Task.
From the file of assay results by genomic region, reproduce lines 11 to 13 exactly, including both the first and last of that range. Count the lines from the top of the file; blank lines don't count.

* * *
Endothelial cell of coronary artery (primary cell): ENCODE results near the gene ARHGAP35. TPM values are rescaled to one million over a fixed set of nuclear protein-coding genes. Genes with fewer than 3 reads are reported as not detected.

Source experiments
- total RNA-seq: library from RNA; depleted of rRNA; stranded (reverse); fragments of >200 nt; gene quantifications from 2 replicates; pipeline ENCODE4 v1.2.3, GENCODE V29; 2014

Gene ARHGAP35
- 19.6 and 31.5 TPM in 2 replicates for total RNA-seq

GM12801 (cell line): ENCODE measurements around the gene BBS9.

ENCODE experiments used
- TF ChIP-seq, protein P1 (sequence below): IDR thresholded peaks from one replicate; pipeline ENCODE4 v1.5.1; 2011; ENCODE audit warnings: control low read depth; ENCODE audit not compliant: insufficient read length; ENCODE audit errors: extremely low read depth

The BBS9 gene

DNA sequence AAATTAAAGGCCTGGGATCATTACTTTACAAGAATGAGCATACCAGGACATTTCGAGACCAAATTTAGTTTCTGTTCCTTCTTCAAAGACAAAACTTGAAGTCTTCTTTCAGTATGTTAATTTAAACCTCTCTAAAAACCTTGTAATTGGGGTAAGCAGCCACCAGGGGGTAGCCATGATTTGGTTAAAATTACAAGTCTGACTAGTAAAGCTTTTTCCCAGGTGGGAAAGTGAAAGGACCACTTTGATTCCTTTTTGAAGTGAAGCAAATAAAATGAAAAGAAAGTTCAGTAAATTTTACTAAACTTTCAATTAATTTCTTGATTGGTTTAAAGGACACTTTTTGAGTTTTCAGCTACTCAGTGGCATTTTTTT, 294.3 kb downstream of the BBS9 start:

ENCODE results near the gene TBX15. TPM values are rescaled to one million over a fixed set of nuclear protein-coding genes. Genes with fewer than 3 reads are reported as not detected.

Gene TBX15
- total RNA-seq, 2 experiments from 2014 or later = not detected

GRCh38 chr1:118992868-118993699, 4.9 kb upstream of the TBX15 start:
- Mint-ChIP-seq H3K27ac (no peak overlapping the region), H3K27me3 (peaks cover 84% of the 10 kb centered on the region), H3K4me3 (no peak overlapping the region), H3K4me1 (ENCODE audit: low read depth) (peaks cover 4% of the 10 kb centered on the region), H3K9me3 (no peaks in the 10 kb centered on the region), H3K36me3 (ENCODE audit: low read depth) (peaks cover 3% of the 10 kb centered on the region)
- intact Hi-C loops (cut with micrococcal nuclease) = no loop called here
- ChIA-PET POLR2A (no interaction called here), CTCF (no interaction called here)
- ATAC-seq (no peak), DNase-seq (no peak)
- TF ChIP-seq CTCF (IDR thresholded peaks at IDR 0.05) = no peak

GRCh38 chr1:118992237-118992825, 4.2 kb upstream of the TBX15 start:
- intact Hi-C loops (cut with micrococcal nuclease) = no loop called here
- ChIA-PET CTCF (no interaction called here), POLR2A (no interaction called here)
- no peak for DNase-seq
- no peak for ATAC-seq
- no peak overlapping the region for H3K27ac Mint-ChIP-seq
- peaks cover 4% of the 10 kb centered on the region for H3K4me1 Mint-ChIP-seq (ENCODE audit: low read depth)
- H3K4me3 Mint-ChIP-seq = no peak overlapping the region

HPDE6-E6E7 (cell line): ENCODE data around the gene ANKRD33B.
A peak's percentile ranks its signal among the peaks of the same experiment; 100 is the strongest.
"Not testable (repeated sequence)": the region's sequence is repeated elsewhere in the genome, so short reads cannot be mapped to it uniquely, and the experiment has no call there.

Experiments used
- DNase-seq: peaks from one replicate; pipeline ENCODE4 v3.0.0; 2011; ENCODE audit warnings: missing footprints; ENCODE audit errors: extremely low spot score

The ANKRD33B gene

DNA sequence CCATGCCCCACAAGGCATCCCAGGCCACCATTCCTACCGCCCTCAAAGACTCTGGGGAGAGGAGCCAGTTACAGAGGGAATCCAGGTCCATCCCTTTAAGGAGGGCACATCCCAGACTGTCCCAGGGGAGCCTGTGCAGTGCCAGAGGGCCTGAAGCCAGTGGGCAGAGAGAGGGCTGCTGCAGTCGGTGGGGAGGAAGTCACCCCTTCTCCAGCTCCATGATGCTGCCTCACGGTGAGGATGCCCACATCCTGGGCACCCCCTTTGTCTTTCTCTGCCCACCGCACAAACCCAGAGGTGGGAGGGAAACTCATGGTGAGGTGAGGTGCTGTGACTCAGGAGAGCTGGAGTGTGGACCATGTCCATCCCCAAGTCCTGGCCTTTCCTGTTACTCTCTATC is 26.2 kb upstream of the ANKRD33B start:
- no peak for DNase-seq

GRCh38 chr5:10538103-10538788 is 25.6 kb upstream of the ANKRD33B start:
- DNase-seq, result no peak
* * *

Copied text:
ENCODE results near the gene TBX15. TPM values are rescaled to one million over a fixed set of nuclear protein-coding genes. Genes with fewer than 3 reads are reported as not detected.

Gene TBX15
- total RNA-seq, 2 experiments from 2014 or later = not detected